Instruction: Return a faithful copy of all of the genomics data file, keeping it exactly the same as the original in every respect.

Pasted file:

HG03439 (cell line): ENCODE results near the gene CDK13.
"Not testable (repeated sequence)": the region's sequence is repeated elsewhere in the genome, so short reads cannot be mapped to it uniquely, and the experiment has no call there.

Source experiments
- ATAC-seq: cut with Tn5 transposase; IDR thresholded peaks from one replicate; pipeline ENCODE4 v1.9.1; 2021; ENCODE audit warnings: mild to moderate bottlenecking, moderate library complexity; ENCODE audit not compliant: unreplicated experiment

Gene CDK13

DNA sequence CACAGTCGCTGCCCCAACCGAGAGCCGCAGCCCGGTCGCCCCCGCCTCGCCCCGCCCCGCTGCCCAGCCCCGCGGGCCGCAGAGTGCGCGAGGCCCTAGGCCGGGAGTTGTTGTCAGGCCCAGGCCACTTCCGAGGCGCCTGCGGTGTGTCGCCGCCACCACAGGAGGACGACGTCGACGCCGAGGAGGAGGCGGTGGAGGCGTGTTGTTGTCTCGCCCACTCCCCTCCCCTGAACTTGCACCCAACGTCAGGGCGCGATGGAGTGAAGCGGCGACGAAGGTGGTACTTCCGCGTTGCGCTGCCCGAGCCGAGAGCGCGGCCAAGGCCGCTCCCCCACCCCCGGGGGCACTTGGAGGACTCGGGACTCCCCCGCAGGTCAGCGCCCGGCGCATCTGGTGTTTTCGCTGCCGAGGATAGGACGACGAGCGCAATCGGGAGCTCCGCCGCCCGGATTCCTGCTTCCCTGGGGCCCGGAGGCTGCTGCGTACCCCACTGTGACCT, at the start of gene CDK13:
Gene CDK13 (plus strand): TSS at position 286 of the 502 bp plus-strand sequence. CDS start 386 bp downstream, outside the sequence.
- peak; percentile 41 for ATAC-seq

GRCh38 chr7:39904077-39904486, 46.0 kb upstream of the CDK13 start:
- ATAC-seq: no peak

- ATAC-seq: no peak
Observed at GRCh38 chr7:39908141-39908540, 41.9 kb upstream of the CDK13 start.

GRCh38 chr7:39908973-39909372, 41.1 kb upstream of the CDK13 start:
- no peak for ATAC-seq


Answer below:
HG03439 (cell line): ENCODE results near the gene CDK13.
"Not testable (repeated sequence)": the region's sequence is repeated elsewhere in the genome, so short reads cannot be mapped to it uniquely, and the experiment has no call there.

Source experiments
- ATAC-seq: cut with Tn5 transposase; IDR thresholded peaks from one replicate; pipeline ENCODE4 v1.9.1; 2021; ENCODE audit warnings: mild to moderate bottlenecking, moderate library complexity; ENCODE audit not compliant: unreplicated experiment

Gene CDK13

DNA sequence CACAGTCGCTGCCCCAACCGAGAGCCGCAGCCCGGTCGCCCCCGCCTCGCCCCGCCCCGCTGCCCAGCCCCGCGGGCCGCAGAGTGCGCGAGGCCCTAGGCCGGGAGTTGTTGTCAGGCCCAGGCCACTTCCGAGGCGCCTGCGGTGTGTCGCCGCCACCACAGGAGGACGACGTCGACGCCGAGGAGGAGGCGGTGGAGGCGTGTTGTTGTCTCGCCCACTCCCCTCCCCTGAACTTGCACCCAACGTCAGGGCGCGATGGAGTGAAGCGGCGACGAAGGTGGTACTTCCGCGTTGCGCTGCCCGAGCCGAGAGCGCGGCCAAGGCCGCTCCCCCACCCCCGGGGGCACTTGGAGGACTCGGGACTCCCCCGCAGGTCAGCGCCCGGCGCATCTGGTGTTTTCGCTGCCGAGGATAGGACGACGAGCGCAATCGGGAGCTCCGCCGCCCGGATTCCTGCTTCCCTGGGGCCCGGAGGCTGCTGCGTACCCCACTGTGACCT, at the start of gene CDK13:
Gene CDK13 (plus strand): TSS at position 286 of the 502 bp plus-strand sequence. CDS start 386 bp downstream, outside the sequence.
- peak; percentile 41 for ATAC-seq

GRCh38 chr7:39904077-39904486, 46.0 kb upstream of the CDK13 start:
- ATAC-seq: no peak

- ATAC-seq: no peak
Observed at GRCh38 chr7:39908141-39908540, 41.9 kb upstream of the CDK13 start.

GRCh38 chr7:39908973-39909372, 41.1 kb upstream of the CDK13 start:
- no peak for ATAC-seq